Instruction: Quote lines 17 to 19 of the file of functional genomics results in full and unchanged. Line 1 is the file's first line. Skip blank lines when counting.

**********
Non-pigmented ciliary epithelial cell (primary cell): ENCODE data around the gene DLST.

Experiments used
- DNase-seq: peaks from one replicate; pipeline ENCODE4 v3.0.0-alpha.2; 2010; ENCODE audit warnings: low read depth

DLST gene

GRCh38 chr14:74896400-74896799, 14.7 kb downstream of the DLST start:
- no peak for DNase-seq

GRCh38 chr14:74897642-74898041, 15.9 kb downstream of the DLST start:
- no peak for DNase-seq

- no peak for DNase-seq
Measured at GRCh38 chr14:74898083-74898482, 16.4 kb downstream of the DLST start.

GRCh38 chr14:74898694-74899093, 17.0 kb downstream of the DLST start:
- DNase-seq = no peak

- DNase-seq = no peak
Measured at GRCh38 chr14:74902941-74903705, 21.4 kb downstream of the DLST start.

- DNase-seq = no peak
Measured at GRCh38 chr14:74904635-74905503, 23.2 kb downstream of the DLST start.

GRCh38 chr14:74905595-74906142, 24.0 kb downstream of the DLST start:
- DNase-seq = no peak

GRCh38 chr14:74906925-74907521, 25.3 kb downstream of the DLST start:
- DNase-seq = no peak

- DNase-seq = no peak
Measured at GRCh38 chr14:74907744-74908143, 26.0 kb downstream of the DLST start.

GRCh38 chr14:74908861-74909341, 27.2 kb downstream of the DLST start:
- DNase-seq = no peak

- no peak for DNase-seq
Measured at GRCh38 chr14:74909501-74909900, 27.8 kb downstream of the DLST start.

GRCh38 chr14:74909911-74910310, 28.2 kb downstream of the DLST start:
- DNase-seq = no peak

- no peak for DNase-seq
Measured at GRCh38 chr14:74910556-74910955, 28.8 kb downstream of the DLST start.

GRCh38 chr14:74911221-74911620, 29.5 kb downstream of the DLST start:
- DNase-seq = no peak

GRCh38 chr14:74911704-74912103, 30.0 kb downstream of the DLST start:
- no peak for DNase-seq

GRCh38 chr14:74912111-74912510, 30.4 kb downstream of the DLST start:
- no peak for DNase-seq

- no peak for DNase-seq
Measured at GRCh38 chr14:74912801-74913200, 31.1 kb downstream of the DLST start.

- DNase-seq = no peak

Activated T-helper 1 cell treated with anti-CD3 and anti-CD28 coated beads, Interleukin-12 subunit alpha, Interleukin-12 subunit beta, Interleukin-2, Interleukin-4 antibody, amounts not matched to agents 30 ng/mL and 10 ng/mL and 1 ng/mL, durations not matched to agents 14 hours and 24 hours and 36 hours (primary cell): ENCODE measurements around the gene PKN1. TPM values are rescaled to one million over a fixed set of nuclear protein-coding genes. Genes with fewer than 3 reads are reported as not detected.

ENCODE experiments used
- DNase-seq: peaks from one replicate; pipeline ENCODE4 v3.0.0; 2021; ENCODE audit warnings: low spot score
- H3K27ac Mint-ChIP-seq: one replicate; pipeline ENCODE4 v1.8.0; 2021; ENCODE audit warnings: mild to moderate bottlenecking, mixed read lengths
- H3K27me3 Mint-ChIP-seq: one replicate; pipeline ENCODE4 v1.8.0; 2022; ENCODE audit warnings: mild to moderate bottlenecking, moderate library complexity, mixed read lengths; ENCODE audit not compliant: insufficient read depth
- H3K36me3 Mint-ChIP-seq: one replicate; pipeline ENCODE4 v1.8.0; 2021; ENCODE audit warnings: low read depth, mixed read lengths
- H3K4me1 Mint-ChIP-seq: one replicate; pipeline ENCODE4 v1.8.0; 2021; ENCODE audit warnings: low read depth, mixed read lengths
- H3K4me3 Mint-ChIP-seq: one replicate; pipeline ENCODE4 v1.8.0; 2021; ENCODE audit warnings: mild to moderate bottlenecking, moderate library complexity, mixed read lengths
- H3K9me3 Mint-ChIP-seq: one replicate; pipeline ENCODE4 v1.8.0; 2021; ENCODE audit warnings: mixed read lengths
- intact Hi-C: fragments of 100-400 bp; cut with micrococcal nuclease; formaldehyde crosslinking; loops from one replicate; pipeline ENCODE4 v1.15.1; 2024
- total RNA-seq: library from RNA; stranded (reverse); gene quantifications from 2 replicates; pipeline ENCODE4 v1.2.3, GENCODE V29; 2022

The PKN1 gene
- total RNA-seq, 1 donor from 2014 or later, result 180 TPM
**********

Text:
GRCh38 chr14:74905595-74906142, 24.0 kb downstream of the DLST start:
- DNase-seq = no peak

GRCh38 chr14:74906925-74907521, 25.3 kb downstream of the DLST start: